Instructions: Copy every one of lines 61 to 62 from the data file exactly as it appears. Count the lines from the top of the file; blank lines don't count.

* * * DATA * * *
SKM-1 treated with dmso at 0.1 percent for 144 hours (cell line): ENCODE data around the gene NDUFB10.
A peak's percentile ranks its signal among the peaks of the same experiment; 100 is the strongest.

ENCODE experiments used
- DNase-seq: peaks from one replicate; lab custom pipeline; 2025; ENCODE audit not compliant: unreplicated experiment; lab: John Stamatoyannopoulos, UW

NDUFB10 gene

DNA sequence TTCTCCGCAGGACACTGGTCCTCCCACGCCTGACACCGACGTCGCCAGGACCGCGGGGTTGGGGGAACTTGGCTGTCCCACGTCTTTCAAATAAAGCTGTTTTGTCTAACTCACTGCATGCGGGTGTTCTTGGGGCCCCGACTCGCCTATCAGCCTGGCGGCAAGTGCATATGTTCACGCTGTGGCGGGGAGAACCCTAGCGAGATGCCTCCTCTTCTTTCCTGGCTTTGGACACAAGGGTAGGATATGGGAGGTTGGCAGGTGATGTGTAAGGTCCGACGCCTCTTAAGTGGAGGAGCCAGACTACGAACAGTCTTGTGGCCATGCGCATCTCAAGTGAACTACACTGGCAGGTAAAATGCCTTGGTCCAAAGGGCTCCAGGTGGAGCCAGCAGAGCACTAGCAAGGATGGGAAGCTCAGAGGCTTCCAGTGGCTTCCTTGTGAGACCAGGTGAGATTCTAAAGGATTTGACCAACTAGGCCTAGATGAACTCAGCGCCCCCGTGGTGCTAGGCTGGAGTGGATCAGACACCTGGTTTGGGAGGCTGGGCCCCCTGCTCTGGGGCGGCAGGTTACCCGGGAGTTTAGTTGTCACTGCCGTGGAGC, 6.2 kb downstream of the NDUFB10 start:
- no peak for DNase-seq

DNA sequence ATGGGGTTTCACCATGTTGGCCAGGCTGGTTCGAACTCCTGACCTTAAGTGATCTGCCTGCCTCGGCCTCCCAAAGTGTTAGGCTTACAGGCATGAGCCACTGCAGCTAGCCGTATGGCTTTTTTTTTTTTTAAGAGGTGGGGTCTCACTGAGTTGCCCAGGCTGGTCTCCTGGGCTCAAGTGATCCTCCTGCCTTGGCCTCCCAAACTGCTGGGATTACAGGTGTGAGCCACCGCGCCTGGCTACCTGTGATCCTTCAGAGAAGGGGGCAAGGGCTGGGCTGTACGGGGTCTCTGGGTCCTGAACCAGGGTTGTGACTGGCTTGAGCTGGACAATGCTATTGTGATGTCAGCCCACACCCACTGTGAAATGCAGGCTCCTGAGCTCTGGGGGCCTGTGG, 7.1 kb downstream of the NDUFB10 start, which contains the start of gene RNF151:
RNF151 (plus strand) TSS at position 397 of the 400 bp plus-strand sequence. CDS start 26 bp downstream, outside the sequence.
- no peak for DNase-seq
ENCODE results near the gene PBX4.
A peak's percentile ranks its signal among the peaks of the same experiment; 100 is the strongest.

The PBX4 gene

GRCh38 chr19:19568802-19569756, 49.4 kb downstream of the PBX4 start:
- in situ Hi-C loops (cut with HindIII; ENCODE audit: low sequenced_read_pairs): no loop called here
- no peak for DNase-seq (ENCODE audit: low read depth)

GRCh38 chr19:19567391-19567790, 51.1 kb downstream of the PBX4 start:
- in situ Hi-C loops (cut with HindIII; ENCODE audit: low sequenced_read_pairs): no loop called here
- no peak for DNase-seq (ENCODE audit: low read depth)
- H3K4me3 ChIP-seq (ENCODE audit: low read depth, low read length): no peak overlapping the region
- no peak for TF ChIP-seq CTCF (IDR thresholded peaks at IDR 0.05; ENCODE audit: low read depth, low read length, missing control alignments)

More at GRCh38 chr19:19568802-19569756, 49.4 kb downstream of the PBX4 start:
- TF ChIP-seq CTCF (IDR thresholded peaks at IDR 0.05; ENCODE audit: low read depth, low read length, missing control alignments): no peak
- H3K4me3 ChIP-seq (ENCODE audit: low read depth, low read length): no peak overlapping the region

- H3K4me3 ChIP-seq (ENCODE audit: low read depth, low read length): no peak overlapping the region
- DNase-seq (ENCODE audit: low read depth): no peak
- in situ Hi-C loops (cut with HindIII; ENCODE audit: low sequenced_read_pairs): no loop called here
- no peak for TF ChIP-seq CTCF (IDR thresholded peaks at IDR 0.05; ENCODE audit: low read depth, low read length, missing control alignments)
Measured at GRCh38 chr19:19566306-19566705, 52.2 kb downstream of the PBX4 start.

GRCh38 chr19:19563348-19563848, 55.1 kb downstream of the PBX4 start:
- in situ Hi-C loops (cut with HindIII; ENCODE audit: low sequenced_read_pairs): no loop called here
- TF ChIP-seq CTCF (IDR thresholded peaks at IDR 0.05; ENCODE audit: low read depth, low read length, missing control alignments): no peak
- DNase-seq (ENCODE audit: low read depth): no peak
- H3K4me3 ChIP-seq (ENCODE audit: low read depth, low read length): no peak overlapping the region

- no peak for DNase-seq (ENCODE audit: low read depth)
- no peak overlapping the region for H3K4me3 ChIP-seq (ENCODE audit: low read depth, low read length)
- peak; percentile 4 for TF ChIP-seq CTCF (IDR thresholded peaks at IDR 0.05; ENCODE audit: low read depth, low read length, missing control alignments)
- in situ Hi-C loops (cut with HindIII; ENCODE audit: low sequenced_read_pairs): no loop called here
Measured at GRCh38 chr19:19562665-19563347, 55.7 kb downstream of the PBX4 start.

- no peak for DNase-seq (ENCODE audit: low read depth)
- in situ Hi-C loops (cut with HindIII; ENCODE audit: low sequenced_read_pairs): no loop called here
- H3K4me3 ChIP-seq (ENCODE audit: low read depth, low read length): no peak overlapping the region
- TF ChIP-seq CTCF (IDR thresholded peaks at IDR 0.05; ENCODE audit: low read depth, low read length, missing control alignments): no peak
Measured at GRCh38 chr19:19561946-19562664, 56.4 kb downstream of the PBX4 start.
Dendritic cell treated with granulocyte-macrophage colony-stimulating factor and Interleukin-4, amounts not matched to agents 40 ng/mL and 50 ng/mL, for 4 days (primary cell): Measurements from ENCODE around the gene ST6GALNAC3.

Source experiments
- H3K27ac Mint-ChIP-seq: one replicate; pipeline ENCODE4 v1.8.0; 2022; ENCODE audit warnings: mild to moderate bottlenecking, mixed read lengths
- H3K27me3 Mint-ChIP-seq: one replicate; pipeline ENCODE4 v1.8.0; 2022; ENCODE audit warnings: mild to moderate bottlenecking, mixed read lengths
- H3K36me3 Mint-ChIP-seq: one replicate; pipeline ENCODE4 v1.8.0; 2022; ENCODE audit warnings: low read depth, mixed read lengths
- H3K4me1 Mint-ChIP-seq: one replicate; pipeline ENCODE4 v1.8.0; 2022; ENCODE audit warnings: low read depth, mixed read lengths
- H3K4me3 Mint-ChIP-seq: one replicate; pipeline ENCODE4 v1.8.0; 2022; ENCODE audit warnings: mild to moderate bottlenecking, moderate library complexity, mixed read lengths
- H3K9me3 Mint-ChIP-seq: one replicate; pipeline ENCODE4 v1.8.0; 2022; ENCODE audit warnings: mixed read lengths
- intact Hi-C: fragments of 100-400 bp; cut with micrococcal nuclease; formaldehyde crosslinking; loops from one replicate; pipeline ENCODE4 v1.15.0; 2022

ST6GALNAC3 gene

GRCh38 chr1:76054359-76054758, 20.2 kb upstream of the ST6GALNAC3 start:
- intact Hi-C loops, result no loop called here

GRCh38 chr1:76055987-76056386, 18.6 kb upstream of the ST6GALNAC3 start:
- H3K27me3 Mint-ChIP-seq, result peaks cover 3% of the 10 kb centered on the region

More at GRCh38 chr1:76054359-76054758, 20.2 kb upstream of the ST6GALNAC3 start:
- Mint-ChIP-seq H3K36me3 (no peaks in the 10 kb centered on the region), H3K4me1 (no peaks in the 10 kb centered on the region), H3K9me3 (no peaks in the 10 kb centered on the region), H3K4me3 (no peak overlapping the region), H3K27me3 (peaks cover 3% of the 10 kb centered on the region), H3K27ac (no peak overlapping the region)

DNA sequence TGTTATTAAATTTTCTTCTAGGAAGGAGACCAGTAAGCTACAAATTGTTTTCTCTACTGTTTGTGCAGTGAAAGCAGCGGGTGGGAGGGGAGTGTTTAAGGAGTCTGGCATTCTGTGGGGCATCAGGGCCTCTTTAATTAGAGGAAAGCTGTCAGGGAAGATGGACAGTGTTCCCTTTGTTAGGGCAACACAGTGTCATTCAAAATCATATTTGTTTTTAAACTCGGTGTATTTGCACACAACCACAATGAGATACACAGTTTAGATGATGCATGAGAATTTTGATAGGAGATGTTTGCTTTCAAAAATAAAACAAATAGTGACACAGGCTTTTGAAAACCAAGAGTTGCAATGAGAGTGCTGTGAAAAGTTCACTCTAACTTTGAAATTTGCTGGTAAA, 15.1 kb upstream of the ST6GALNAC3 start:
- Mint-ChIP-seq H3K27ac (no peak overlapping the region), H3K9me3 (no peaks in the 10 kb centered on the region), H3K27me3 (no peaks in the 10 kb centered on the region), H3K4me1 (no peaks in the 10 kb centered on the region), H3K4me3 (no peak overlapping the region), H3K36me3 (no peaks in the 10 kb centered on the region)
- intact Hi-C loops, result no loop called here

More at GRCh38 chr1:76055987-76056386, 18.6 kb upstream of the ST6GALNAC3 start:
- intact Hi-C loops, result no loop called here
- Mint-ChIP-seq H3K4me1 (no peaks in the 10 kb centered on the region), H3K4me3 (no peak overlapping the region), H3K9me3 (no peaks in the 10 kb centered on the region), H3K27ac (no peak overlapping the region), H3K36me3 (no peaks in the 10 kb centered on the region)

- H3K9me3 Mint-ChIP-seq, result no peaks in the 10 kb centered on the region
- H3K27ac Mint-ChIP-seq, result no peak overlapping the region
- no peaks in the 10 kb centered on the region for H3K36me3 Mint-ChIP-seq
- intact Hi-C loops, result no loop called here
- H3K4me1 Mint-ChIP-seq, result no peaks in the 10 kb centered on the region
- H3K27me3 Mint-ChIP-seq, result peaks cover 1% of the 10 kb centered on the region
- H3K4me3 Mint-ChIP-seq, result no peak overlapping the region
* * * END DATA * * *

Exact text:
DNA sequence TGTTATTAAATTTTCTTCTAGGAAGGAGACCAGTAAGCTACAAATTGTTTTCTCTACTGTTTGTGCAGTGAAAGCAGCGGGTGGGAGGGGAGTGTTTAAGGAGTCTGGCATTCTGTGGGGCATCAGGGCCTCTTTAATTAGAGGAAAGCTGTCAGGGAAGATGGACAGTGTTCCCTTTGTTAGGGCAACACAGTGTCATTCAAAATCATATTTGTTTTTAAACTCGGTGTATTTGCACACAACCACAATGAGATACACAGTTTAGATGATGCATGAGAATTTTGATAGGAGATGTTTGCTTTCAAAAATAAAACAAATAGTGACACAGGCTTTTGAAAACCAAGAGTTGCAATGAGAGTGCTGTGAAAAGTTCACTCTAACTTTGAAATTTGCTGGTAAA, 15.1 kb upstream of the ST6GALNAC3 start:
- Mint-ChIP-seq H3K27ac (no peak overlapping the region), H3K9me3 (no peaks in the 10 kb centered on the region), H3K27me3 (no peaks in the 10 kb centered on the region), H3K4me1 (no peaks in the 10 kb centered on the region), H3K4me3 (no peak overlapping the region), H3K36me3 (no peaks in the 10 kb centered on the region)